Translation:The doctor hurries here, and we wait.
If there was no comma, there was no contrast. "Pedig" relies the idea of contrast.
"The doctor hurries here, and we are waiting" is accepted, as far as I know.
can "pedig" not also mean "while" especially in a sentence like this one?
No, not really. "While" is "amíg".
"Pedig" puts the two activities in contrast. "While" just indicates the simultaneity.
I mean, sure, you can say "while", it just will not be an accurate translation.
while can also contrast things - The doctor hurries here, while we wait. (= though on the other hand, we wait)
Without the comma (The doctor hurries here while we wait) it would be about simultaneity.
Yes, OK, thank you.
It just doesn't fit the logic of this particular sentence to me. Because we are (supposedly) waiting for the doctor to arrive. If it were:
"The doctor examines the patient, while we paint the walls.",
I would say that's fine. And the Hungarian of that sentence would be:
"Az orvos megvizsgálja a beteget, míg mi (ki)festjük a falakat."
"Az orvos megvizsgálja a beteget, mi pedig (ki)festjük a falakat."
Not sure if I can explain my problem. It is just that the logic of the sentence seems to be upside down with "while". It is probably just me.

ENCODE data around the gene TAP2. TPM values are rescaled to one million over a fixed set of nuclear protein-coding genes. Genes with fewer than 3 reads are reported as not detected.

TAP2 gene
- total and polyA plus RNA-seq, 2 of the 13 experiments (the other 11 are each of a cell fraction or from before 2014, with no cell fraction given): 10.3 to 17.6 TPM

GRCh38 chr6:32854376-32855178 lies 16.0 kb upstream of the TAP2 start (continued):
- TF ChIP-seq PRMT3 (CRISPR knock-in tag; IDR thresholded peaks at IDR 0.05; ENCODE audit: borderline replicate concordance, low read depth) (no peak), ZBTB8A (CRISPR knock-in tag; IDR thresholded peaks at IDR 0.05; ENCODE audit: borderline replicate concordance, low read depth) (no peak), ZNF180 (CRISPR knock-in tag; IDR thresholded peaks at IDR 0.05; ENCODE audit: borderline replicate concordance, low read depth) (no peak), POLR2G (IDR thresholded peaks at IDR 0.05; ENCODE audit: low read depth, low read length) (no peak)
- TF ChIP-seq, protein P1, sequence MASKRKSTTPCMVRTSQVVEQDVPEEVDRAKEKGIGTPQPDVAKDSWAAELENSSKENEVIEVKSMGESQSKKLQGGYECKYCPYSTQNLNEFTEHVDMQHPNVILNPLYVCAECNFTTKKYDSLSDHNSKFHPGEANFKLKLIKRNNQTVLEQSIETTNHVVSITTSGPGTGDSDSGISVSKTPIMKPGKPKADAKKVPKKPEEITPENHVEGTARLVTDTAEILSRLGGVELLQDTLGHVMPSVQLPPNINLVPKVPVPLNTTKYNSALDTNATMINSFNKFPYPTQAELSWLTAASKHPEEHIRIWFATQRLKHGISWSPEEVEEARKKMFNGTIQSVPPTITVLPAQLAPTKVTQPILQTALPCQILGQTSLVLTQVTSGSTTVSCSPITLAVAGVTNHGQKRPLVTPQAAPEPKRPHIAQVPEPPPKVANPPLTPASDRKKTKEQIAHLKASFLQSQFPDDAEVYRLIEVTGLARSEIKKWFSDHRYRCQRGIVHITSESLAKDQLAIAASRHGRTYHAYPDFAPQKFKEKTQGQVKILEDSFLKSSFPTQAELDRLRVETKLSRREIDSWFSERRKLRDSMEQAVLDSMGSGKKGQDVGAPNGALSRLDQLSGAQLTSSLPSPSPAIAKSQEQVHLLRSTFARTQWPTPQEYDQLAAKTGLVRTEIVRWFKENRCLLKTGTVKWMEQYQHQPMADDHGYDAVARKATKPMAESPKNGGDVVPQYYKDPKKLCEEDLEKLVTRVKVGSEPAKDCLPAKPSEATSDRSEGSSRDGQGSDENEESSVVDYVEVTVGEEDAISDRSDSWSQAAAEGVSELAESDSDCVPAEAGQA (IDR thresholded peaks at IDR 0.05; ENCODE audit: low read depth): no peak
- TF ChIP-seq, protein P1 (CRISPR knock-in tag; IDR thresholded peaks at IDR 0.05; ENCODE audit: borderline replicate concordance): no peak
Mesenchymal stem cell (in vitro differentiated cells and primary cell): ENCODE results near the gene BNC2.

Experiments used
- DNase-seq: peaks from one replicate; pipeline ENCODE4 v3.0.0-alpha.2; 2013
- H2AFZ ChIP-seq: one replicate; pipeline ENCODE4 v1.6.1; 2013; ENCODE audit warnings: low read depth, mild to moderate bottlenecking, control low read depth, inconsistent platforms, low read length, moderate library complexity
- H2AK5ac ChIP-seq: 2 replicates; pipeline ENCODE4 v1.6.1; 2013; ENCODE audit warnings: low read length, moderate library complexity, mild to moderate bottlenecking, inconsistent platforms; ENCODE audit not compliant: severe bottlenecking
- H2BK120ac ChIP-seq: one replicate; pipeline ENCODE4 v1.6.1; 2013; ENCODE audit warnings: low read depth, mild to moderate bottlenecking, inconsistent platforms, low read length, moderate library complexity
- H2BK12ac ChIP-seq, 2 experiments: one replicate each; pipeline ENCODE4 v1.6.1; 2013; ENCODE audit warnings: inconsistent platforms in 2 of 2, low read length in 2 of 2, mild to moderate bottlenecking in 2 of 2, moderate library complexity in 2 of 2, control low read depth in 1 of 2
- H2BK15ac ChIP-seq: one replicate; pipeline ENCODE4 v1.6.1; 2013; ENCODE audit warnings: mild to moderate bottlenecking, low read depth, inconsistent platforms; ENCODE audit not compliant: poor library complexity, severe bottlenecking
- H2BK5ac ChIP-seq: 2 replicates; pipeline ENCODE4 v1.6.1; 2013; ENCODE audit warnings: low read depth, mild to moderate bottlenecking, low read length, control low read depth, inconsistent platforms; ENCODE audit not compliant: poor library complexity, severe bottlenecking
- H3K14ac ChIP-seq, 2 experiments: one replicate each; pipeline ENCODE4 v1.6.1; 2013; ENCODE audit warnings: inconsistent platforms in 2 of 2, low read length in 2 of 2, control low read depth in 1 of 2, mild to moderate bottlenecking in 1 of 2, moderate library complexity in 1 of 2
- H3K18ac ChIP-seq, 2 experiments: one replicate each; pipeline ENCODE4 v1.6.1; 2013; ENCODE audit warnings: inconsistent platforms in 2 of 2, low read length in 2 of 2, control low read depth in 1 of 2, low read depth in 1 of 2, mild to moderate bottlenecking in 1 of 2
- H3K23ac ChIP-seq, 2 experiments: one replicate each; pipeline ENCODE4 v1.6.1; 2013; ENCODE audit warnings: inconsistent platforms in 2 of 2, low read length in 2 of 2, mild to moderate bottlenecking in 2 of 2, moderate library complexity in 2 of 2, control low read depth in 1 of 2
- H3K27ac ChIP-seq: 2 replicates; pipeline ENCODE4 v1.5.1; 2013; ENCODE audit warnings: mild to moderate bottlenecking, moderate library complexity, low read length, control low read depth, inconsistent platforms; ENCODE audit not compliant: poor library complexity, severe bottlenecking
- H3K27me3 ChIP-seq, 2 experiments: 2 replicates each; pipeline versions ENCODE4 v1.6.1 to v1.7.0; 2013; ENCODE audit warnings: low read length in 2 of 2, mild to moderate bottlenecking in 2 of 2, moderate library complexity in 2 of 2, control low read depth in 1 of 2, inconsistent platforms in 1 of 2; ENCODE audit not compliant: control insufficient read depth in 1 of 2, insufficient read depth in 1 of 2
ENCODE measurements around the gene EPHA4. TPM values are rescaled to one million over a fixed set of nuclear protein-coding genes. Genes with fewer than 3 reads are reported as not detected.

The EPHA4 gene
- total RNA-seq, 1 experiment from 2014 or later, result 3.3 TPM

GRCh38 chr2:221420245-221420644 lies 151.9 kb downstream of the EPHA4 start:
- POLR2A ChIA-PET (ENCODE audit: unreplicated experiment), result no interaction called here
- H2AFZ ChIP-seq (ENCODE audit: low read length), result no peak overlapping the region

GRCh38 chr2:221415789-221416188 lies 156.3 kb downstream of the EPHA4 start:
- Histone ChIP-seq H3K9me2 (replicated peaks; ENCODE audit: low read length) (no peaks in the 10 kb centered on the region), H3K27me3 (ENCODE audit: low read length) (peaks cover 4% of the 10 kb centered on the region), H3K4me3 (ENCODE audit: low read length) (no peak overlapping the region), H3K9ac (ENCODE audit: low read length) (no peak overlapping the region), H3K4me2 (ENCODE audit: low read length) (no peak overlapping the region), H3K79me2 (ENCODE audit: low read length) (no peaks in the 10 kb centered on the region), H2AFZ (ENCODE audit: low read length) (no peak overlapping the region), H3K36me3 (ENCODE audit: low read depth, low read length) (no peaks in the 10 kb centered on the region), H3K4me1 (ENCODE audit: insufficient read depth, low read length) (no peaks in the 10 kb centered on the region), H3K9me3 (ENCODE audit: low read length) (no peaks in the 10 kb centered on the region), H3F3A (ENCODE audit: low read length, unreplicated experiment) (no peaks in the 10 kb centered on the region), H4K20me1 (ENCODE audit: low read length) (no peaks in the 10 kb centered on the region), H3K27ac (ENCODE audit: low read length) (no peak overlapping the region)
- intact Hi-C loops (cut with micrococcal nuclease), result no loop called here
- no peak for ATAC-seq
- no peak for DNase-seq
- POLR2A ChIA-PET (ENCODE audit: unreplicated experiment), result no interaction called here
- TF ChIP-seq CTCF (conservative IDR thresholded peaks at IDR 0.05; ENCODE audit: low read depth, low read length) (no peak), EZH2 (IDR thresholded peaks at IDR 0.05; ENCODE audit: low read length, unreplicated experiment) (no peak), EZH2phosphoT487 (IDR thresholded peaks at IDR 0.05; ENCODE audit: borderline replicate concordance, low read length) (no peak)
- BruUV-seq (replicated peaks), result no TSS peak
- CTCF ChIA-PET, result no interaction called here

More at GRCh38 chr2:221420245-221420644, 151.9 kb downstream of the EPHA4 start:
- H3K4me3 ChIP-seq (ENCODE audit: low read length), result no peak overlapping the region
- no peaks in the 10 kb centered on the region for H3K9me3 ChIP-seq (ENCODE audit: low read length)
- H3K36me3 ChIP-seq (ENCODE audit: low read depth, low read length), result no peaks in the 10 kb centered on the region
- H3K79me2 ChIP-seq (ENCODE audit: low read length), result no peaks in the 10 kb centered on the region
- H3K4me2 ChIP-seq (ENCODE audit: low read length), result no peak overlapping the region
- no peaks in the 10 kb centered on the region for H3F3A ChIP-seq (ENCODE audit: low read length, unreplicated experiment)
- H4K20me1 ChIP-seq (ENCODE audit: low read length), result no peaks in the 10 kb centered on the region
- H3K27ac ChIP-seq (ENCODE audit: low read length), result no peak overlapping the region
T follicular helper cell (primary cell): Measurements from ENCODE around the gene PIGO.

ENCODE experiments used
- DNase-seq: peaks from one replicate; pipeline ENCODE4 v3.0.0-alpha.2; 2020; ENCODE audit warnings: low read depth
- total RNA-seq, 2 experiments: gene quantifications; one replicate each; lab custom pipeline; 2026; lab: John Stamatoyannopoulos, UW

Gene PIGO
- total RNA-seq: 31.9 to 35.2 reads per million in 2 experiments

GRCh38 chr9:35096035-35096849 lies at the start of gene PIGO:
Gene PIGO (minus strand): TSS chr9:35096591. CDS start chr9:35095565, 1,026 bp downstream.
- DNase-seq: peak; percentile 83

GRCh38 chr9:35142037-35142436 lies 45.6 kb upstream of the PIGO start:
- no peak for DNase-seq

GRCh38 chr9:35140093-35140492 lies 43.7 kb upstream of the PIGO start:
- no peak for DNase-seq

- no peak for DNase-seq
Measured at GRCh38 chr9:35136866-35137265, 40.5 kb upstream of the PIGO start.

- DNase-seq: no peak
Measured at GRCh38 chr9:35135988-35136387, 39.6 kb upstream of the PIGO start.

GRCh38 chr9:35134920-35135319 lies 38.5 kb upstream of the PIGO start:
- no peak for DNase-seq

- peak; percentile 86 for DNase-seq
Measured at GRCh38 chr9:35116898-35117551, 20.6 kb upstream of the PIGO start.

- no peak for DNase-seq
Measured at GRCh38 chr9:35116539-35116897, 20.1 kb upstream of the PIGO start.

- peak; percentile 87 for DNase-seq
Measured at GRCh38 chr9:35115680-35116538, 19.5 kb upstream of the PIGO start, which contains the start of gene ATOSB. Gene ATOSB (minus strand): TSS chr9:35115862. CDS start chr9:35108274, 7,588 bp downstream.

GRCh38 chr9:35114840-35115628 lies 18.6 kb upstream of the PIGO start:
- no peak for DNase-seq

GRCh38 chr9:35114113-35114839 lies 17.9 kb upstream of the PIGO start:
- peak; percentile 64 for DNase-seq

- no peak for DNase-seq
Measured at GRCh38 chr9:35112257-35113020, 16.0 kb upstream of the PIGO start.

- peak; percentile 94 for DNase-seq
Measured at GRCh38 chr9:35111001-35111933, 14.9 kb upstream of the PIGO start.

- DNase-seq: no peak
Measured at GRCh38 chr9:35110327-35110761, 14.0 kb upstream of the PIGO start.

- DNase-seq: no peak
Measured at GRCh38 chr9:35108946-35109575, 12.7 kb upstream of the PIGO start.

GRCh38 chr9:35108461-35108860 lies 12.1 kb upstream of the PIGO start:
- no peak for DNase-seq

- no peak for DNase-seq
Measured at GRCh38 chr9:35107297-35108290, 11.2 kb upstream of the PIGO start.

"Note that while does not always refer to time. It is also used to balance two ideas that contrast with, but do not contradict, each other. In this sense, it is similar to whereas. Consider the following:
'While I like all types of fish, my girlfriend always chooses meat dishes when we go out to eat.'
'Some married couples argue all time, whereas others never do.'
'We would always choose somewhere in the mountains for a holiday, while our children always want the seaside.' "
I understand that, without the comma, it may cause some ambiguity in this particular case, creating two meanings, one of which does not relay the meaning of "pedig". However, not only would one of those meanings be correctly relaying the idea of "pedig", the use of "and" (which was accepted) would also present such problem.
Moreover, if the comma is present, it eliminates such an ambiguity, and I see no problem in its usage.
Yes, you are right, I can see it working in the sense of:
The doctor hurries here, while we have no choice but wait.
Btw, the Hungarian "míg" also has that double meaning, one having to do with time while the other is connecting two contrasting statements.
Az orvos megvizsgálja a beteget, míg mi kifestjük a falakat. Ebben a mondatban a két cselekmény biztosan azonos időben történik. The two acts take place in the same time in this sentence.
"Az orvos megvizsgálja a beteget, mi pedig kifestjük a falakat." A két cselekmény nem feltétlenül azonos időben történik. The two acts are not necessarily in the same time.
I thank all people who shine a light onto those duolingo-English sentences. The other translations bothered me from the beginning. "While" fits perfect here in my opinion. Much better than and/but/whereas/even though and whatever else was suggested through the course.
Might not always fit so well, but here it does.